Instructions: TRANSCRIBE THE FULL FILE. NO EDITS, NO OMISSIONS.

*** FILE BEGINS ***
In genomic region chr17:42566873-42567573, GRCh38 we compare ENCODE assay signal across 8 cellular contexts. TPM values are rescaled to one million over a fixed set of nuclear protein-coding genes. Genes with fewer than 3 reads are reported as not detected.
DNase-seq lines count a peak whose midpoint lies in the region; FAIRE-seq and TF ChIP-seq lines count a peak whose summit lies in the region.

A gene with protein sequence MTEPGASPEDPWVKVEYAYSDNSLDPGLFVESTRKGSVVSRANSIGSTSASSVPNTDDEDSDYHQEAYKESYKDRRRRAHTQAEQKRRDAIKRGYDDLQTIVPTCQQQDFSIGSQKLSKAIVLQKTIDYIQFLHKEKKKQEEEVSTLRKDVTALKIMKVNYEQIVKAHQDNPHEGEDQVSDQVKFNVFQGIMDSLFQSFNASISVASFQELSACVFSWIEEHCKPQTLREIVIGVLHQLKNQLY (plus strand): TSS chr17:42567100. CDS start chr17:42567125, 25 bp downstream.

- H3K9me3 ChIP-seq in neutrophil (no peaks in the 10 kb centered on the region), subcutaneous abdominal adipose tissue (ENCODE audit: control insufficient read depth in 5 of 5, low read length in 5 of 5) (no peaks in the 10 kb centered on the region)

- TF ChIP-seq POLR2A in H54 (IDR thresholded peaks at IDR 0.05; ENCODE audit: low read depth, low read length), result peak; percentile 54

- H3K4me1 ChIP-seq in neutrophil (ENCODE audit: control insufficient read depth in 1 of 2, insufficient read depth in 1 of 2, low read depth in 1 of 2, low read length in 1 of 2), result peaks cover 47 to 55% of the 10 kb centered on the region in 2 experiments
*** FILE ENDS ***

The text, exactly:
In genomic region chr17:42566873-42567573, GRCh38 we compare ENCODE assay signal across 8 cellular contexts. TPM values are rescaled to one million over a fixed set of nuclear protein-coding genes. Genes with fewer than 3 reads are reported as not detected.
DNase-seq lines count a peak whose midpoint lies in the region; FAIRE-seq and TF ChIP-seq lines count a peak whose summit lies in the region.

A gene with protein sequence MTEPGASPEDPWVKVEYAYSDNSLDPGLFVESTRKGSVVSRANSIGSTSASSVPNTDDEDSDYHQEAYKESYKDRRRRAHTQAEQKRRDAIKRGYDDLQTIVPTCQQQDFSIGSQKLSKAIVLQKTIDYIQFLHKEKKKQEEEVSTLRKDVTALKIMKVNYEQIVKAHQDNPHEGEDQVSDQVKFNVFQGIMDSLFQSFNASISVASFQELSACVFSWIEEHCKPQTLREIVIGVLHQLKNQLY (plus strand): TSS chr17:42567100. CDS start chr17:42567125, 25 bp downstream.

- H3K9me3 ChIP-seq in neutrophil (no peaks in the 10 kb centered on the region), subcutaneous abdominal adipose tissue (ENCODE audit: control insufficient read depth in 5 of 5, low read length in 5 of 5) (no peaks in the 10 kb centered on the region)

- TF ChIP-seq POLR2A in H54 (IDR thresholded peaks at IDR 0.05; ENCODE audit: low read depth, low read length), result peak; percentile 54

- H3K4me1 ChIP-seq in neutrophil (ENCODE audit: control insufficient read depth in 1 of 2, insufficient read depth in 1 of 2, low read depth in 1 of 2, low read length in 1 of 2), result peaks cover 47 to 55% of the 10 kb centered on the region in 2 experiments